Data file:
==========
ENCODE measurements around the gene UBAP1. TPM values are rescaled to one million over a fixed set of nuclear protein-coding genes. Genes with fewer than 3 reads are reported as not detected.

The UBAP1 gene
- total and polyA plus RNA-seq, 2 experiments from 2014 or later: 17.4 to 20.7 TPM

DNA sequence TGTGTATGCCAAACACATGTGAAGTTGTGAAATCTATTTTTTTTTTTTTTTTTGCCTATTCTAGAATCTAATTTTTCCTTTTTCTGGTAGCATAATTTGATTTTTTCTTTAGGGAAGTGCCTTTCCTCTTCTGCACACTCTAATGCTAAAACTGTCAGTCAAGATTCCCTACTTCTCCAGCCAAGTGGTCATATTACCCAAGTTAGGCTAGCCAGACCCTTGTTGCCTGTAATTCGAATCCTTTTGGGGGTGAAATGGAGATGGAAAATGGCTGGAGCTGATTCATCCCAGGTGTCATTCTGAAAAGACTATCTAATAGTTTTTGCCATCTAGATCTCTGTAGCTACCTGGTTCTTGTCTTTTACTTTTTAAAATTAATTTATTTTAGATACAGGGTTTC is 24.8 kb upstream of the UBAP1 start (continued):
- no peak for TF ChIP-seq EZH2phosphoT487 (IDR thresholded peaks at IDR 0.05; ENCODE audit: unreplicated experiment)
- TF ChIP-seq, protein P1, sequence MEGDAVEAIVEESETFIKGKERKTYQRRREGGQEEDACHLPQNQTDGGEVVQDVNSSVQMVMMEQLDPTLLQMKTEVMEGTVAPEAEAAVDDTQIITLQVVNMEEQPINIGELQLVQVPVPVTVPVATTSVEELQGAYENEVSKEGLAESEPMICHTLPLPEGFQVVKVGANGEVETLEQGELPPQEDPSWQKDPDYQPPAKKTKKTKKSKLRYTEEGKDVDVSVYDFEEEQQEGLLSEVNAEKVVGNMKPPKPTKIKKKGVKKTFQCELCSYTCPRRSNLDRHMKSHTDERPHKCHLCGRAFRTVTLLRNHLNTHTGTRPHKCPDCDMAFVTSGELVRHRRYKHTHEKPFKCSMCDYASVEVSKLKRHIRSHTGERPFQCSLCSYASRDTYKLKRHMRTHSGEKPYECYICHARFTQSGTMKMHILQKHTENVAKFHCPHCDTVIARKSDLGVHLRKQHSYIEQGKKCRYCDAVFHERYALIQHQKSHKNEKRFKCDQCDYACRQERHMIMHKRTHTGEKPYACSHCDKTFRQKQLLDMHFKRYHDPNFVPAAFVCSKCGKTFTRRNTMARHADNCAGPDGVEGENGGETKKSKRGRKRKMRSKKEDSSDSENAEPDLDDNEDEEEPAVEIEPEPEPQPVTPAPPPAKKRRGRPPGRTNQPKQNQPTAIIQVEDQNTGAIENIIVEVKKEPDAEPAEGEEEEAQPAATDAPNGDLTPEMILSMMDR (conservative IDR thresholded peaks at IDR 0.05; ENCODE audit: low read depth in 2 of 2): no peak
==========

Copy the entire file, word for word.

ENCODE measurements around the gene UBAP1. TPM values are rescaled to one million over a fixed set of nuclear protein-coding genes. Genes with fewer than 3 reads are reported as not detected.

The UBAP1 gene
- total and polyA plus RNA-seq, 2 experiments from 2014 or later: 17.4 to 20.7 TPM

DNA sequence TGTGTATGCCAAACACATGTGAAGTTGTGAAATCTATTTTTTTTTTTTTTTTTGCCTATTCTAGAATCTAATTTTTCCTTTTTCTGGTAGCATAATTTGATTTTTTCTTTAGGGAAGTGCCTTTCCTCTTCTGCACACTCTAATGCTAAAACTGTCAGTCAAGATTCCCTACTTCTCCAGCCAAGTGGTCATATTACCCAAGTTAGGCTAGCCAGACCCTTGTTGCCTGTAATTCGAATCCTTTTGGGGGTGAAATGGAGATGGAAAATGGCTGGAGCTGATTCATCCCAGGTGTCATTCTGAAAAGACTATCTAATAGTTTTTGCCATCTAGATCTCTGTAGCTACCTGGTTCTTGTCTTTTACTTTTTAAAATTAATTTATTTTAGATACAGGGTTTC is 24.8 kb upstream of the UBAP1 start (continued):
- no peak for TF ChIP-seq EZH2phosphoT487 (IDR thresholded peaks at IDR 0.05; ENCODE audit: unreplicated experiment)
- TF ChIP-seq, protein P1, sequence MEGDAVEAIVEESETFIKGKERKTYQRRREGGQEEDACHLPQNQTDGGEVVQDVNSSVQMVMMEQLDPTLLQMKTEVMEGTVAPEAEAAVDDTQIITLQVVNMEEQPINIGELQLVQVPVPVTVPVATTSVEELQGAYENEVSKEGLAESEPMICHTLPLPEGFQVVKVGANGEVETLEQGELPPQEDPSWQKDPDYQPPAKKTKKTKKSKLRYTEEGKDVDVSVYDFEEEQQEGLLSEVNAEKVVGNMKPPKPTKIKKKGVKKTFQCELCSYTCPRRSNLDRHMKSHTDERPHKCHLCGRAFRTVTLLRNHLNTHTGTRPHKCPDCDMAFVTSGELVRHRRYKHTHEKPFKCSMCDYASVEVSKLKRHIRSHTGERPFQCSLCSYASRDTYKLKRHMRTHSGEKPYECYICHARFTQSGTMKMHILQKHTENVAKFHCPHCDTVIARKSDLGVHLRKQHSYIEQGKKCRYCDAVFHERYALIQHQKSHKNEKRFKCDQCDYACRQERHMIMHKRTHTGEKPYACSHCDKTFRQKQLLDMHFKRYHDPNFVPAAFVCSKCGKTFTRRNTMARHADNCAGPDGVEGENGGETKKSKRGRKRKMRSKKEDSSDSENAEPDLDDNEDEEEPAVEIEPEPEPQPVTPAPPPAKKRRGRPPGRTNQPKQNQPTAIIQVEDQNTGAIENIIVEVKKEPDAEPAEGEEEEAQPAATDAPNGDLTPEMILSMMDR (conservative IDR thresholded peaks at IDR 0.05; ENCODE audit: low read depth in 2 of 2): no peak